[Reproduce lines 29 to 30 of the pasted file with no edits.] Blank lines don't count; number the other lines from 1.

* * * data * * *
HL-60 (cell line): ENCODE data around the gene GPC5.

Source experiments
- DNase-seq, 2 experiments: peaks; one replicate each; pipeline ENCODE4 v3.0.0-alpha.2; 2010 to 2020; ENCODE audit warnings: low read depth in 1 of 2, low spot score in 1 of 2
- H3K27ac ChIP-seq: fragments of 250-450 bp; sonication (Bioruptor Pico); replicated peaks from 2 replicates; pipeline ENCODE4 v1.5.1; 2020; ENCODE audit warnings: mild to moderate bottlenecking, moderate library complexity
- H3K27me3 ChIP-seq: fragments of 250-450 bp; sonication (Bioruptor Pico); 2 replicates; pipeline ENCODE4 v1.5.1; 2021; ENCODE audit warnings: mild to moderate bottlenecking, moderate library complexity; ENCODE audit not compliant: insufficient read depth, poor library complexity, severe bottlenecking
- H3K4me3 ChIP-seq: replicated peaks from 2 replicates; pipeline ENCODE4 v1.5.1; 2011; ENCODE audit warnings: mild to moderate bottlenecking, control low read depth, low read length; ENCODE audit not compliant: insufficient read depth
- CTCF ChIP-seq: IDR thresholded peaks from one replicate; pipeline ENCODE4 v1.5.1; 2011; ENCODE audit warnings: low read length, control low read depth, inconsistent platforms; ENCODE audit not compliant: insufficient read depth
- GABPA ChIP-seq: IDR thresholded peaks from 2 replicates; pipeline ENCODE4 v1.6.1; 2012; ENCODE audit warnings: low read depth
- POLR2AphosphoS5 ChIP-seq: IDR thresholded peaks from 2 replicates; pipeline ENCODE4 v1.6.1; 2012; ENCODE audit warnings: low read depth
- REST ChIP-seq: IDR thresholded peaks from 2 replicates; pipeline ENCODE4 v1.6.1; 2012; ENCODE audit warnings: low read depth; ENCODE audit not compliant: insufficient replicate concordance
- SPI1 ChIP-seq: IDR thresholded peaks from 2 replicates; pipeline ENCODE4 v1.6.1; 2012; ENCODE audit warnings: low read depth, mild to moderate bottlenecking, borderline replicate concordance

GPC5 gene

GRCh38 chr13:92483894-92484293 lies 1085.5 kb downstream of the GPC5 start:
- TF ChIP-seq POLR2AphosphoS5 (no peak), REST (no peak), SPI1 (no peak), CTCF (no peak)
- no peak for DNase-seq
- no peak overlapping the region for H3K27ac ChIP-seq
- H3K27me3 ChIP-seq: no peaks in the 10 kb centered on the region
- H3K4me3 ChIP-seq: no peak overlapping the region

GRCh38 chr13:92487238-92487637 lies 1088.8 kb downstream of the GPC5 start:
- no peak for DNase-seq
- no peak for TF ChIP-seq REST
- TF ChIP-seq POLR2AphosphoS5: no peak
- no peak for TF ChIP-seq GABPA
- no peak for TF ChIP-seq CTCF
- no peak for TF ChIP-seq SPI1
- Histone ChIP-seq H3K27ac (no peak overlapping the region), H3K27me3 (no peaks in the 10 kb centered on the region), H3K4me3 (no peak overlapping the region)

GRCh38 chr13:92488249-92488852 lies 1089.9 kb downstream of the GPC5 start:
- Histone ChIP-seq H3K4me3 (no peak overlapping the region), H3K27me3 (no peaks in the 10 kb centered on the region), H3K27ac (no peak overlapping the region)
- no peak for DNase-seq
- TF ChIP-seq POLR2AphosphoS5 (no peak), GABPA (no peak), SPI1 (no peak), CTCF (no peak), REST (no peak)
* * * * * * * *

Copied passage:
- no peak for DNase-seq
- TF ChIP-seq POLR2AphosphoS5 (no peak), GABPA (no peak), SPI1 (no peak), CTCF (no peak), REST (no peak)